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The health hazards of wood smoke
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The fireplace and hearth was once the heart of a home, but in some families, it's been replaced by the TV, and it's being banished for health and environmental reasons. Is the occasional fire really a threat to your family's health? - photo by Jennifer Graham
Behold the wood-burning fireplace while you can. What was once the source of warmth and ambience, the fireplace is being rebranded as an oversized cigarette, spewing potentially deadly chemicals into the lungs gathered round it.

If you care about your familys health and that of your neighbors, the sight of a glowing hearth should be about as comforting as the sight of a diesel engine idling in your living room, wrote Sam Harris, the scientist and author best known for his attacks on religion in a widely circulated essay called The Fireplace Delusion.

Others are less provocative, but equally concerned about the effects of breathing wood smoke and its fine particles, of dust or soot, which can penetrate the lungs. Their lobbying efforts have led to a municipal ban on wood-burning heaters and stoves in San Francisco, and on new fireplaces and stoves in Berkeley, California, and New York City, in addition to numerous other restrictive measures across the United States.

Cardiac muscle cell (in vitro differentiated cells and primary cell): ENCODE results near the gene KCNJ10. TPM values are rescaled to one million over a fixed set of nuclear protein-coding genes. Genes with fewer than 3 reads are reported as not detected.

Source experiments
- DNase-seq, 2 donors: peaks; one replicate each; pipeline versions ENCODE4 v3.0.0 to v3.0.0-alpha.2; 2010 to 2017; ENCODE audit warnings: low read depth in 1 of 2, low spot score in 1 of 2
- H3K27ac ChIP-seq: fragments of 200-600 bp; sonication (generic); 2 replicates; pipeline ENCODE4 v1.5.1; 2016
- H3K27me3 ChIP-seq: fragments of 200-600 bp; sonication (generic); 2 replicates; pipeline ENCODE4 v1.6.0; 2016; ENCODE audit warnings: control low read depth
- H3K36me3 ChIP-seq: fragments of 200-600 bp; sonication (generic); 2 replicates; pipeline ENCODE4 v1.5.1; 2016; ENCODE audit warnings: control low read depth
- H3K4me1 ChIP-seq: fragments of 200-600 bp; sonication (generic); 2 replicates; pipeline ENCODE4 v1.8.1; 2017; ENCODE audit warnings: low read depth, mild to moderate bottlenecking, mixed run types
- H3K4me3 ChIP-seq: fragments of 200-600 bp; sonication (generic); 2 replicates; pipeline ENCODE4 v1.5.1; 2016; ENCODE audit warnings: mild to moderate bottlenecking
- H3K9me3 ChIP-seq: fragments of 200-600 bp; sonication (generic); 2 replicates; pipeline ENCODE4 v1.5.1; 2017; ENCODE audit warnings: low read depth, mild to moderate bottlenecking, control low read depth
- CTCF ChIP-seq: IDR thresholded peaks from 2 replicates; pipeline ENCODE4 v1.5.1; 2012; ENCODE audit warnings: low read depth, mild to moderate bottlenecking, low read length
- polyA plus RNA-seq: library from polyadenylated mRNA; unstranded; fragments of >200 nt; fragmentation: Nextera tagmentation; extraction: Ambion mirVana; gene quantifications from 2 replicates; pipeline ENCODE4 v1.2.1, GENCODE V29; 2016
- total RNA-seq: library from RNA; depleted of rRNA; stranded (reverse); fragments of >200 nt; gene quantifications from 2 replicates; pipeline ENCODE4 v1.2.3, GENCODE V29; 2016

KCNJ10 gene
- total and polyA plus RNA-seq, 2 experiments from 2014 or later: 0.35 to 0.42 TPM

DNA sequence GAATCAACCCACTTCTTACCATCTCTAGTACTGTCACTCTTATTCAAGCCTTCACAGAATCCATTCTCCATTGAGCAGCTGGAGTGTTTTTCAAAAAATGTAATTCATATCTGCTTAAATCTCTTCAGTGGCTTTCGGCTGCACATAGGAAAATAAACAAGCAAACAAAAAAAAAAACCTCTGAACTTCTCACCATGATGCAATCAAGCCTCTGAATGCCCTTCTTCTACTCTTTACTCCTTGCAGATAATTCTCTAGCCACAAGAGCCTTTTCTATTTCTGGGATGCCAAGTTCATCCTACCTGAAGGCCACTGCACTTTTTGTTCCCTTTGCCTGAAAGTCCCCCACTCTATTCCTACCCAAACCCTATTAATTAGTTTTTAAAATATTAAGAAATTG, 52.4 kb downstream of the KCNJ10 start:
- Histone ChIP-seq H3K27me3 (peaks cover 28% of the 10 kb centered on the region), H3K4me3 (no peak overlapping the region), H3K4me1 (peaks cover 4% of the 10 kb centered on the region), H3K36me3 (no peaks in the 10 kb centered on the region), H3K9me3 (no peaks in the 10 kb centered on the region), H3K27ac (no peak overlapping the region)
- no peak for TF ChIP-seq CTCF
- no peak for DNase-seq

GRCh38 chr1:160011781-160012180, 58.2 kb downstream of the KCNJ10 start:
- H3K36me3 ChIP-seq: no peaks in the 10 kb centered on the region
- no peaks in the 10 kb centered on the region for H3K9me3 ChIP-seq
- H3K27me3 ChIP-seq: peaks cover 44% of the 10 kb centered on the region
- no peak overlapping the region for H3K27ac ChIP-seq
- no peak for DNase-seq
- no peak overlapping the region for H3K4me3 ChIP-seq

And in Canada, Montreal intends to eliminate all wood-burning stoves and fireplaces by 2020, and is requiring homeowners to register them with the government or pay a $500 fine.

The worrisome din may make parents afraid to strike a match lest they be accused of child abuse, but the American Lung Association, while cautioning against certain types of smoke, isnt telling Americans to board up their fireplaces yet. The group does, however, advise caution.

Burning wood can have serious impacts on your health and in your home, so if youre going to do this, use devices that are cleaner and less polluting, make sure your chimney is cleaned out on a regular basis and make sure those emissions are going out, said Janice Nolen, assistant vice president of national policy for the Lung Association.

Moreover, people should use fireplaces, fire pits and wood stoves for certain types of wood only, and not trash.

A toxic brew

The World Health Organization blames wood smoke inhalation for millions of cases of pneumonia, asthma, lung cancer and chronic obstructive pulmonary disease worldwide and says chronic exposure can also increase the risk of cervical cancer.

When wood or gas burn, they give off carbon monoxide, and an improperly vented fireplace can contribute to an unhealthy or even fatal buildup of carbon monoxide in the home, said Jim Sideras, a fire chief in Sioux Falls, South Dakota.

The smoke is also a toxic brew of particulates so tiny they cannot be filtered, formaldehyde, sulfur dioxide and at least two chemicals considered carcinogens: polycyclic aromatic hydrocarbons (PAHs) and dioxin, according to a report on the health effects of wood smoke compiled by Environment and Human Health Inc. of North Haven, Connecticut.

That report says inhaled smoke can cause respiratory problems and dampen the immune system, particularly in children and those with existing health problems, and cause eye and throat irritation, coughing and headaches in healthy people.

But as Nolen said, Smoke is not healthy, and no one is arguing that it is.